[Solution] G Afib
Amelia Mangunereplied toShawna WilliamsMar 24, 2022, 6:26 PMUnreadReplies to Shawna Williams
Acute abdominal pain (specifically severe) demands a prompt assessment because a missed or delayed diagnosis may lead to significant morbidity and mortality (Greenberger, 2017). Greenberger (2017) also explains the initial step in determining whether the patient has a life-threatening basis of acute abdominal pain. Then, once stabilized, it must be determined whether an emergent surgery is warranted. The decision to obtain an emergency surgical consultation depends on the history and physical examination (with ancillary radiographic studies (such as CT, US) of secondary importance), and when signs and symptoms of an acute abdomen are present, a surgical consult should be requested.
Based on Kendall & Moreira (2020), the differential diagnosis is broad in many cases, varying from benign to life-threatening conditions. Causes include medical, surgical, intraabdominal, and extra-abdominal ailments. Associated symptoms frequently lack specificity, and atypical presentations of common diseases are frequent, further complicating issues. Kendall & Moreira (2020) also explain that older adults, the immunocompromised, and women of childbearing age pose particular diagnostic challenges. Older and diabetic patients often have imprecise, nonspecific complaints and atypical presentations of potentially life-threatening conditions leading to time-consuming workups. The immunocompromised patient may suffer from many illnesses, including uncommon and treatment-related disorders. Pregnancy leads to physiologic and anatomic shifts affecting the presentation of common conditions.
Some of the differential diagnoses that could lead to an immediate surgical consultation are (1) Abdominal aortic aneurysm (AAA), (2) Mesenteric ischemia, and (3) Gastrointestinal perforation.
Kendall & Moreira (2020) further explain that AAA is a focal aortic dilation of at least 50% compared to normal, with any measurement > 3cm regarded as abnormal. Most AAAs remain quiescent until rupture, but some manifest as abdominal, back, or flank pain. Aneurysm rupture typically causes exsanguinating hemorrhage and profound, unstable hypotension. Some atypical presentations are noted for ruptured AAA, contributing to a misdiagnosis rate of up to 30%. AAAs can rupture into the retroperitoneum causing tamponade, enabling the patient to remain normotensive initially. In addition, AAAs can present with back pain and hematuria, leading to potential nephrolithiasis misdiagnoses. AAA is most common in men over 60 years, with risks for patients aged 60 and beyond. COPD, PVD, hypertension, smoking, and family history are associated with AAA. Mesenteric ischemia can be differentiated into 4 entities: arterial embolism (50%), arterial thrombosis (15%), nonocclusive mesenteric ischemia (20%), and venous thrombosis (15%). Mesenteric ischemia is associated with high mortality, and prompt diagnosis is crucial, although tricky. Acute mesenteric ischemia is classically said to present with rapid onset of severe periumbilical abdominal pain, often out of proportion to findings on PE. Nausea and vomiting are typical. Sudden pain associated with few abdominal signs and forceful bowel evacuation in a patient with risk factors should significantly increase suspicion for the diagnosis. The subset of patients with mesenteric venous thrombosis has a more indolent course and lower reported mortality. Risk factors include advanced age, atherosclerosis, low cardiac output states, cardiac arrhythmias (e.g., Afib), severe cardiac valvular disease, recent MI, and intraabdominal malignancy. There are many causes of GI perforation, but peptic ulcer disease (PUD) is the most common. Perforation can also complicate appendicitis, diverticulitis, ischemic bowel, and toxic megacolon. Ulcer perforation should be presumed in patients with a history of peptic ulcer manifestations who develop an abrupt onset of intense, diffuse abdominal pain. Kendall & Moreira (2020) also added that a thorough examination reveals a history of PUD or ulcer symptoms in most cases, a notable exception being older patients with NSAID-induced perforation. Perforation is more common and lethal among older adults. Delays in diagnosis greater than 24 hours substantially increase mortality. Esophageal perforation (Boerhaave syndrome), which can happen with severe retching, can present with severe and progressive epigastric abdominal pain.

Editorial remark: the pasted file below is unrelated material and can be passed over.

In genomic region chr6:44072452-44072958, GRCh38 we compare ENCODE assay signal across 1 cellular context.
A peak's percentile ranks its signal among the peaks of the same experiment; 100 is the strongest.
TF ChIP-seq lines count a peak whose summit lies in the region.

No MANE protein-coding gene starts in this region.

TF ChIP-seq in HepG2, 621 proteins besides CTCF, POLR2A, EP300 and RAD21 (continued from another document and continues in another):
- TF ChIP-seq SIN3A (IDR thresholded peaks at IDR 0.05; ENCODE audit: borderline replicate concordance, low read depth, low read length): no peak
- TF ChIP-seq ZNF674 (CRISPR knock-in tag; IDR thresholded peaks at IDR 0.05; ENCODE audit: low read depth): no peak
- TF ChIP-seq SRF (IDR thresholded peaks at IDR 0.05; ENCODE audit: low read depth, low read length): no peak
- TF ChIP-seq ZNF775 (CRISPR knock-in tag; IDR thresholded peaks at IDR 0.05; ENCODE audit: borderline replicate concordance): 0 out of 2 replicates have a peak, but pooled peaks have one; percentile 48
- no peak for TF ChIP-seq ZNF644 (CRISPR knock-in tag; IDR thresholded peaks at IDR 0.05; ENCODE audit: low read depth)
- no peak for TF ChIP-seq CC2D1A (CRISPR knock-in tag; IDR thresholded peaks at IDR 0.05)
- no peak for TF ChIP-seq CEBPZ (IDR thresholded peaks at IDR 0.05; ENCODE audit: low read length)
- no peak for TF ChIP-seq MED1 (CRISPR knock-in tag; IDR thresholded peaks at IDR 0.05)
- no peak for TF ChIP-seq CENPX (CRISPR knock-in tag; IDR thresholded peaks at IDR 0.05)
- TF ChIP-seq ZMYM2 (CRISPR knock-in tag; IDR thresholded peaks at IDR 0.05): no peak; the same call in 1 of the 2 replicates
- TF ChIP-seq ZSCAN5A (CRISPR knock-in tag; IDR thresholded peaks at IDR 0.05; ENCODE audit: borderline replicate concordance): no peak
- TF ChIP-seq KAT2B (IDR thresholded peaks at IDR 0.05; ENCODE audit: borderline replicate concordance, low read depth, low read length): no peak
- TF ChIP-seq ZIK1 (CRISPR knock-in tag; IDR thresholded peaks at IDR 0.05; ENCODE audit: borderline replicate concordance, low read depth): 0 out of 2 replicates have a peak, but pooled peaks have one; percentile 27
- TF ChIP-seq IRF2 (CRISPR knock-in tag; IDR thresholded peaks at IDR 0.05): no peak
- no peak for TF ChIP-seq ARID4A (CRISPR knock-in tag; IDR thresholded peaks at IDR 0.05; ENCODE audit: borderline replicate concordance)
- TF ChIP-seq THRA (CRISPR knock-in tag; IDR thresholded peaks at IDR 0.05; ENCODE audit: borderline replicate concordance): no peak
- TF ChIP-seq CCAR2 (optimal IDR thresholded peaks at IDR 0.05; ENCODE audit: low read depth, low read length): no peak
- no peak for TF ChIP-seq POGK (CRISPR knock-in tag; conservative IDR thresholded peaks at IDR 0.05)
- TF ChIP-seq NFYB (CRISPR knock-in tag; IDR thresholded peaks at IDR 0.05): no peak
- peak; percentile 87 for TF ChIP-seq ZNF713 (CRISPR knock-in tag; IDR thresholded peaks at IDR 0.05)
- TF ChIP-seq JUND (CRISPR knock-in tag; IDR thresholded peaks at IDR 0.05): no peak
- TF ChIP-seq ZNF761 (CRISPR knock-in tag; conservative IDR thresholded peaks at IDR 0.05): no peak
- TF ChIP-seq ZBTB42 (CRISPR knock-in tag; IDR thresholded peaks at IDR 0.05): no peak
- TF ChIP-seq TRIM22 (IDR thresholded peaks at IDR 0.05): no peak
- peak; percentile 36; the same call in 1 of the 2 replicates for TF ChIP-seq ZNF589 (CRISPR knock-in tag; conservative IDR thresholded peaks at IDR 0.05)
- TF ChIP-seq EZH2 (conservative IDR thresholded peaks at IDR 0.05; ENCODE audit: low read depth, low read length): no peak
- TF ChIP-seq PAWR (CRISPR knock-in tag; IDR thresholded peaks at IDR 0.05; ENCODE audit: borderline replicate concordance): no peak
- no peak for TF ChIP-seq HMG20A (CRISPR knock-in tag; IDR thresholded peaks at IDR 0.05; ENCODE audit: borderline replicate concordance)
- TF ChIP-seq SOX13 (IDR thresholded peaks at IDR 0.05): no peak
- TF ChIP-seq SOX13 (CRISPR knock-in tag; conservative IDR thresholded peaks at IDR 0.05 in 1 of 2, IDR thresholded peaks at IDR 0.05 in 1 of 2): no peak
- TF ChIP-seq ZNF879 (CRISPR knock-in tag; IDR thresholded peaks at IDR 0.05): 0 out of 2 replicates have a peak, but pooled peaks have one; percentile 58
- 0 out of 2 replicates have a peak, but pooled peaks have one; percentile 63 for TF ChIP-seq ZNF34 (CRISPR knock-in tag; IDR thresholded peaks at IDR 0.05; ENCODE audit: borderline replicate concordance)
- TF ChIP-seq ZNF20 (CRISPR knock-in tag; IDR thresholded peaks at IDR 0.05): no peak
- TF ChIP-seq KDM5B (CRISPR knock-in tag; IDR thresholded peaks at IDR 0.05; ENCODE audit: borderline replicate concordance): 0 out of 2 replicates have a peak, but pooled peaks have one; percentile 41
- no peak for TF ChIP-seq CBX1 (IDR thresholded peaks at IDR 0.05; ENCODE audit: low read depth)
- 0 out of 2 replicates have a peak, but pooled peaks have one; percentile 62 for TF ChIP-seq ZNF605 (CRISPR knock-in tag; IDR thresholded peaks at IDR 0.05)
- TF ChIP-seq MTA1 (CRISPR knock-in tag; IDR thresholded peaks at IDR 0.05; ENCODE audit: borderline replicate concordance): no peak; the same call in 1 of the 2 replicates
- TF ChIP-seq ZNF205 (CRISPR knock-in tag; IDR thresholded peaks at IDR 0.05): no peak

Greenberger, N.J. (2017). Acute abdominal pain. In McKean, S.C., Ross, J.J. Dressler, D.D. & Scheurer, D.B. (Eds.). Principles and Practice of Hospital Medicine (2nd ed., Chap. 75, p. 559). McGraw-Hill Education.
Kendall, J.L. & Moreira, M.E. (December 29, 2020). Evaluation of an adult with abdominal pain in the emergency department. UpToDate. https://www.uptodate.com/contents/evaluation-of-the-adult-with-abdominal-pain-in-the-emergency-department?search=acute%20onset%20of%20abdominal%20pain&source=search_result&selectedTitle=8~150&usage_type=default&display_rank=8#H1